Q: My boyfriend and I are buying a home together. We wish to own the home in unequal shares, since most of the money being used for the purchase belongs to him. Is there a way to title the property so that if he passes away, his share of the home will go to me and vice versa? His share is 70% and mine 30%. We are buying the home outright with cash, but since we have children together he wants to be sure that if one of us dies, the deceased shares will pass on to the other person on the deed. The attorney we spoke with said this “can’t be done”, that we would instead have to create Wills and leave each other our respective shares in the property, and that the titled would have to be held as “tenants in common”. (Mt. Lebanon, PA)
A: No, joint tenants cannot hold uneven shares. The idea with joint tenancy is the when one tenant passes, the survivor owns the whole share. Tenants-in-common can own uneven shares because when one dies, his or her share passes into his or her estate. Your options are to be tenants in common on the deed or have wills drafted that address the disposition of the property.
Q: I have a garage built on my lot long before I moved into my house. It straddles the property line. My neighbor and I each own one-half of the garage. My neighbor has failed to maintain his one-half to the point it is unsafe to use in its entirety. Can I compel him to repair his one-half? Can I remove entire structure, or can I effect repairs without his permission? (Plum Borough, PA)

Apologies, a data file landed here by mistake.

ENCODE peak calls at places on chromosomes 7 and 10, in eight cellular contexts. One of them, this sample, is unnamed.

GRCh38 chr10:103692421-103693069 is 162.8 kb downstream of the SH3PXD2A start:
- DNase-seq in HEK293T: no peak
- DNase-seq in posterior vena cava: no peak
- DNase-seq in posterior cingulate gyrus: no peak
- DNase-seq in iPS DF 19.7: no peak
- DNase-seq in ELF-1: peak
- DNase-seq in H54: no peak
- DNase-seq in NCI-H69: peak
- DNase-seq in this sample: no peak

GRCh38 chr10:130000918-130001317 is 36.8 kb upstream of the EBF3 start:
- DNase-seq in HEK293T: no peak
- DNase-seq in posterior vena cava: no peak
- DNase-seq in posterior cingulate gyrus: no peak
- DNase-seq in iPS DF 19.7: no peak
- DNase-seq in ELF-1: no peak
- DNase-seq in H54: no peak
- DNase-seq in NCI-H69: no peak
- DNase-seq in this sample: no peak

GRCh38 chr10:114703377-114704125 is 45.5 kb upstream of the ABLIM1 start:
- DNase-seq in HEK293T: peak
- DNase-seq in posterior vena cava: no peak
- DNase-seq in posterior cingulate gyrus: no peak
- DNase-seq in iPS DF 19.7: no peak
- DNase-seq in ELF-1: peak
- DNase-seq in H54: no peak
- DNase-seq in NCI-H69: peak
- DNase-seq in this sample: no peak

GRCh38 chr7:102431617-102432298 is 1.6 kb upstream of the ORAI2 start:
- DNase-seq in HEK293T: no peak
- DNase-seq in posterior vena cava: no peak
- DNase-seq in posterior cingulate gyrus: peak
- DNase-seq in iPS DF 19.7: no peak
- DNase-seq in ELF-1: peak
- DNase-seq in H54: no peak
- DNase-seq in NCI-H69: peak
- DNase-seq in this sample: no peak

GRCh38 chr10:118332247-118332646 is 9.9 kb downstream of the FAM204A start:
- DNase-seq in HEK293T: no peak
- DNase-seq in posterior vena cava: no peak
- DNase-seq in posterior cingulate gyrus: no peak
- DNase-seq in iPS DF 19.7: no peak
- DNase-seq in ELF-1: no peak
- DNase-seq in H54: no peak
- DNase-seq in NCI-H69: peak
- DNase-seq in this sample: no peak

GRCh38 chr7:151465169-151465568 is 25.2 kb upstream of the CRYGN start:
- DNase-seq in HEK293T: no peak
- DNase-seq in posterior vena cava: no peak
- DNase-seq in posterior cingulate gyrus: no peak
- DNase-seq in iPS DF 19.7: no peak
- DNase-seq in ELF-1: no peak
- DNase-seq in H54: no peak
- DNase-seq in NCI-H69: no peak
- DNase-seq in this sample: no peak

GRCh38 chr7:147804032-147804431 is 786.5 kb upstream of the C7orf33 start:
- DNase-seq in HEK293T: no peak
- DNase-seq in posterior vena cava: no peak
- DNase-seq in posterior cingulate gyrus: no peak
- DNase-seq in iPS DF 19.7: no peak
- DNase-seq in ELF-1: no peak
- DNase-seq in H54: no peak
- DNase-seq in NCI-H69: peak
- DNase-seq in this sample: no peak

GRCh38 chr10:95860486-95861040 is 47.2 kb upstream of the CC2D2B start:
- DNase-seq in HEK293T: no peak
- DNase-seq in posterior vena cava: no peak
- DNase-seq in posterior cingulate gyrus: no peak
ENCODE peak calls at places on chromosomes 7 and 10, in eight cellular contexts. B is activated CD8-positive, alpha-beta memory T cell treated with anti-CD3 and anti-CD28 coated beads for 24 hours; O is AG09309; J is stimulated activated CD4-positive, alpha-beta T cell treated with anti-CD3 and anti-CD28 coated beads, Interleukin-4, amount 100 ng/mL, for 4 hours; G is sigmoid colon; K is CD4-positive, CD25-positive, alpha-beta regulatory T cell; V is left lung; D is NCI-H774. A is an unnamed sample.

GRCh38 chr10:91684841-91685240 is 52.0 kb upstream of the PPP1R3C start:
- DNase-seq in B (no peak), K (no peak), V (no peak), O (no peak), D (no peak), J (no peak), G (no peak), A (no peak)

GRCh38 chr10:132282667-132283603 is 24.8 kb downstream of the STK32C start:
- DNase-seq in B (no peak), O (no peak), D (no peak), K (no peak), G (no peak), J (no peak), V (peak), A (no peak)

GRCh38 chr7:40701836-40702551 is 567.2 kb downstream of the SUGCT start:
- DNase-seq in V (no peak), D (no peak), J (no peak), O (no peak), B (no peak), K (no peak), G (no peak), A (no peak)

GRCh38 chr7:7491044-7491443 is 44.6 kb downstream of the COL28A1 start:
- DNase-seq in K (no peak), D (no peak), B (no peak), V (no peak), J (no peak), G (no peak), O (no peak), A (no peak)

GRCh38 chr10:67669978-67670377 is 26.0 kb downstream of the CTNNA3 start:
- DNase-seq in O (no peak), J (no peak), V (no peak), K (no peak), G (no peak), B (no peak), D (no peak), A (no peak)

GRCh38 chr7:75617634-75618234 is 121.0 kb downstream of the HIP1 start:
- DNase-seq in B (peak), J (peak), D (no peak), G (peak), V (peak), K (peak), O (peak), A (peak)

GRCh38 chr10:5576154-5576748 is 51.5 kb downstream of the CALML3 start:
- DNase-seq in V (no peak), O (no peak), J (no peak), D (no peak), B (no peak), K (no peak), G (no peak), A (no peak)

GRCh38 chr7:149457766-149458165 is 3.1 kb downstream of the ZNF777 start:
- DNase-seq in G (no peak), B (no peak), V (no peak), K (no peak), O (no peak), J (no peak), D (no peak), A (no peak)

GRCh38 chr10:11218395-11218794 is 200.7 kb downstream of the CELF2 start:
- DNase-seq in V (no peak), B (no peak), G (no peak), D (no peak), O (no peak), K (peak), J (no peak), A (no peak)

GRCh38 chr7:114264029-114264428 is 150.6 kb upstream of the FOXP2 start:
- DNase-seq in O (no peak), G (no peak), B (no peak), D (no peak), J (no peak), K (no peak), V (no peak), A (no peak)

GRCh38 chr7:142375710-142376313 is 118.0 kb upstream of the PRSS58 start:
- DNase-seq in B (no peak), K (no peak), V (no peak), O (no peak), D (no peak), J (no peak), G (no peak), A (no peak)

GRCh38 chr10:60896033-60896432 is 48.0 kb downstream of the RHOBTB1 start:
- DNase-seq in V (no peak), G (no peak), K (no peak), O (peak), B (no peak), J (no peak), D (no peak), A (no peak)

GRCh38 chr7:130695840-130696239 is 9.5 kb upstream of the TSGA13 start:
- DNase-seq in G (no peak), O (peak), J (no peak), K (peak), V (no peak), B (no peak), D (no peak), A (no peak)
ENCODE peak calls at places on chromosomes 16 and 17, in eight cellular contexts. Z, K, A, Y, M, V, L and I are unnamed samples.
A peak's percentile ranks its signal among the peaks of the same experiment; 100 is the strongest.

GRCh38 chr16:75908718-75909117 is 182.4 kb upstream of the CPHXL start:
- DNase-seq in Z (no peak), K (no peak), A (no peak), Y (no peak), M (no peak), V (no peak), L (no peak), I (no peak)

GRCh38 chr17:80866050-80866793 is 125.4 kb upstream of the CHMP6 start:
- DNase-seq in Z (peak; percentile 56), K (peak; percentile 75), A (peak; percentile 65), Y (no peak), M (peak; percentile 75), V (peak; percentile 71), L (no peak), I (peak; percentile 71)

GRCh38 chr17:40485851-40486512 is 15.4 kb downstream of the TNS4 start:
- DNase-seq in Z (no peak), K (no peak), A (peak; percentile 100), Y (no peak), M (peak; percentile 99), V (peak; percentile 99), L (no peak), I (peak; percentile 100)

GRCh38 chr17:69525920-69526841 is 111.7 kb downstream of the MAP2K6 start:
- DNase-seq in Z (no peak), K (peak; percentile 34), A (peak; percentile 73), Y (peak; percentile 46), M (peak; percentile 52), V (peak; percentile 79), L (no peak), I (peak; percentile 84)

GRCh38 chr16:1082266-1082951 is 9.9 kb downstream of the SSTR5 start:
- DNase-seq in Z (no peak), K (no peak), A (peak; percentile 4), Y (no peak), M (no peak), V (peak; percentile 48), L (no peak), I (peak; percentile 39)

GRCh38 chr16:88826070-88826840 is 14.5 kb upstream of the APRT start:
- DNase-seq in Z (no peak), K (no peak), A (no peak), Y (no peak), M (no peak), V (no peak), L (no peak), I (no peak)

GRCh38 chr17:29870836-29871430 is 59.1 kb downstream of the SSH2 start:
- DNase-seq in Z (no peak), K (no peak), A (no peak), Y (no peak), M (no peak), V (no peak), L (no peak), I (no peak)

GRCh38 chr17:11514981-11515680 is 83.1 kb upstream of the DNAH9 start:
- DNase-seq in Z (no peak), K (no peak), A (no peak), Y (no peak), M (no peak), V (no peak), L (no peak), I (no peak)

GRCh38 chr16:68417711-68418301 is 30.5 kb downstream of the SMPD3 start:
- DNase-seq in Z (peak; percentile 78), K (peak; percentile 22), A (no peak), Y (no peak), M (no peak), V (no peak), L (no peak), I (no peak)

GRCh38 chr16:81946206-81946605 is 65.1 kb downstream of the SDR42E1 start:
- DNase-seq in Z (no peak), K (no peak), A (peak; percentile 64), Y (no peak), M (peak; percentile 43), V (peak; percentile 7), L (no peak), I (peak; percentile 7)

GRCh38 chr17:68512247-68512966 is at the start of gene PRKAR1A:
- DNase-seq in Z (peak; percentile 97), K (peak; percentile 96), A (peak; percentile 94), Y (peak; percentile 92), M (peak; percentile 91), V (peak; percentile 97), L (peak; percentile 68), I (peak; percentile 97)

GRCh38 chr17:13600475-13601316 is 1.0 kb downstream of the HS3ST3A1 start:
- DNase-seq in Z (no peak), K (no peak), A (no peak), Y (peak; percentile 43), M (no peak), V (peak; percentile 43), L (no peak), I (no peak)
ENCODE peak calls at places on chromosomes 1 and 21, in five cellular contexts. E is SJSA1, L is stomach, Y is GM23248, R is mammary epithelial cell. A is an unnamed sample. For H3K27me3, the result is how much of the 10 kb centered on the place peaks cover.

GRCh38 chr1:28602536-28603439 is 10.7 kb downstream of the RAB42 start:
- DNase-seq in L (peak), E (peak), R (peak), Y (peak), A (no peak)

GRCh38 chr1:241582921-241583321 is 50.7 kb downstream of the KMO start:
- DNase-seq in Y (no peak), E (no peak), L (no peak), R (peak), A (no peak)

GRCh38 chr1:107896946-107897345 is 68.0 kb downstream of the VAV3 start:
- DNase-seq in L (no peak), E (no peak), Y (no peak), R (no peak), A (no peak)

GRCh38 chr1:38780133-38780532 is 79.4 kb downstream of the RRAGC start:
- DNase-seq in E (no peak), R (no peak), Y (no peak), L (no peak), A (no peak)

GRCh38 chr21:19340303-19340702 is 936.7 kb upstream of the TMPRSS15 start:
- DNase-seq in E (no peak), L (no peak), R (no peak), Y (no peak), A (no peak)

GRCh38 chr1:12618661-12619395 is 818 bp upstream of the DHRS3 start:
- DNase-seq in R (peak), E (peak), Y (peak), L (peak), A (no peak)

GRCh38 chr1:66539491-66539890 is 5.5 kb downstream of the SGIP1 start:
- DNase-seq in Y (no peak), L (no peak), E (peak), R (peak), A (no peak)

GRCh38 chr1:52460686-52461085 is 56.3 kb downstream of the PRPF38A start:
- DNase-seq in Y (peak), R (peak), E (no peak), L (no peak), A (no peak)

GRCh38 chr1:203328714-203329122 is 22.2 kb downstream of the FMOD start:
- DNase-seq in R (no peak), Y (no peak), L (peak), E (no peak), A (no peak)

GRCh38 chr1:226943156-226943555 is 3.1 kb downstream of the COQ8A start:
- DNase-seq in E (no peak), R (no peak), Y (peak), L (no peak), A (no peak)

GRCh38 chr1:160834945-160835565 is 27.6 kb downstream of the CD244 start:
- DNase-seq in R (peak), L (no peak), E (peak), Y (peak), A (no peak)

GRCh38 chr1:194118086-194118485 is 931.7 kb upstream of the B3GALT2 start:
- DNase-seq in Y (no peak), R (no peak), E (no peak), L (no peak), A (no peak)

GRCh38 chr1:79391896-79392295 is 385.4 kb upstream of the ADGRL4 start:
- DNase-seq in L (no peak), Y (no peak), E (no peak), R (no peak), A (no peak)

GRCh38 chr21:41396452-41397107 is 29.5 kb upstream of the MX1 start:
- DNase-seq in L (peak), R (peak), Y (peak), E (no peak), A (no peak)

A: This is a difficult situation and there are few things worse than bad neighbors. The easiest way would be to work this out with him. If that is not possible, talk to your local zoning officer. If his half of the garage is unsafe, unsightly or not up to code, the zoning officer can issue a citation and he will be given so many days to make repairs. If no such compliance is met, he can be hauled into court and fined or ordered to comply. As far as a civil or equity suit filed at the local magistrate or in the Court of Common Pleas, there is a remedy against property owners whose failure to maintain their property adversely affects adjoining or neighboring property. I once used it to get a judgment against the owner of an adjoining wall who failure to maintain it undermined the yard and foundation of my client’s house. I would need to research this cause of action more. Beware that having a judgment against another person can be useless if they do not pay or have no assets to attach. I suggest that you go through the zoning officer first.
Q: The property in question, was his before the marriage and they have never lived on it or made any improvements. I have been the sole resident for 28yrs. She has contributed nothing to it and has been there maybe once. (Cecil Twp., PA)